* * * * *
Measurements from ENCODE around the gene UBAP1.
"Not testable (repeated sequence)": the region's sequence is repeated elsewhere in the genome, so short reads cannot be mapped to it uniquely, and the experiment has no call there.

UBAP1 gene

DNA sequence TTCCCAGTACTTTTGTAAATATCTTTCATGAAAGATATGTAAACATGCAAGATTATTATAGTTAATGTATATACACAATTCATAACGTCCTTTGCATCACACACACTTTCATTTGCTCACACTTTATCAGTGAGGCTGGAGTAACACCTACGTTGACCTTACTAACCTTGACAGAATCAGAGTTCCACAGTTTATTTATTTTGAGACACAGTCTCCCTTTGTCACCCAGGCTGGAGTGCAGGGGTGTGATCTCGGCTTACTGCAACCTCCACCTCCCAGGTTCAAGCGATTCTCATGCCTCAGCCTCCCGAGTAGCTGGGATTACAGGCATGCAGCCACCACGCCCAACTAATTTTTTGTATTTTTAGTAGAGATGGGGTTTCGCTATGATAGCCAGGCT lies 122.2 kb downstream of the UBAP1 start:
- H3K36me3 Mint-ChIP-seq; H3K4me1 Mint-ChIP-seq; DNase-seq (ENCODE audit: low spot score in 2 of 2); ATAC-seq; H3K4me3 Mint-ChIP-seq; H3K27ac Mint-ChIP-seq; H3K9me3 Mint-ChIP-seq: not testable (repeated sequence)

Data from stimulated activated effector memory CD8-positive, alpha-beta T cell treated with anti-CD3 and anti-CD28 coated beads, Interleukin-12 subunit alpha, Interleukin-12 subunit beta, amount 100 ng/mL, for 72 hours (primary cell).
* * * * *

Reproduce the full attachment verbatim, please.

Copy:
Measurements from ENCODE around the gene UBAP1.
"Not testable (repeated sequence)": the region's sequence is repeated elsewhere in the genome, so short reads cannot be mapped to it uniquely, and the experiment has no call there.

UBAP1 gene

DNA sequence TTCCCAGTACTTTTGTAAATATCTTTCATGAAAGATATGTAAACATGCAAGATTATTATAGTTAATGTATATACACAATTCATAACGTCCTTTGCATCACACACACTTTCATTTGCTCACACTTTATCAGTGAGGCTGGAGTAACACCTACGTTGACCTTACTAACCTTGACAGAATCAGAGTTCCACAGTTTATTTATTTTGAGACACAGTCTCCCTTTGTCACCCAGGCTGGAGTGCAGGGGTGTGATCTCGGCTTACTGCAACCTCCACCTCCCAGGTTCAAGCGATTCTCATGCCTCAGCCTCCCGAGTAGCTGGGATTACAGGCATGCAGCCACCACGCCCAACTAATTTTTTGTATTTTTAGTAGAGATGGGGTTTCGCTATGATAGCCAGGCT lies 122.2 kb downstream of the UBAP1 start:
- H3K36me3 Mint-ChIP-seq; H3K4me1 Mint-ChIP-seq; DNase-seq (ENCODE audit: low spot score in 2 of 2); ATAC-seq; H3K4me3 Mint-ChIP-seq; H3K27ac Mint-ChIP-seq; H3K9me3 Mint-ChIP-seq: not testable (repeated sequence)

Data from stimulated activated effector memory CD8-positive, alpha-beta T cell treated with anti-CD3 and anti-CD28 coated beads, Interleukin-12 subunit alpha, Interleukin-12 subunit beta, amount 100 ng/mL, for 72 hours (primary cell).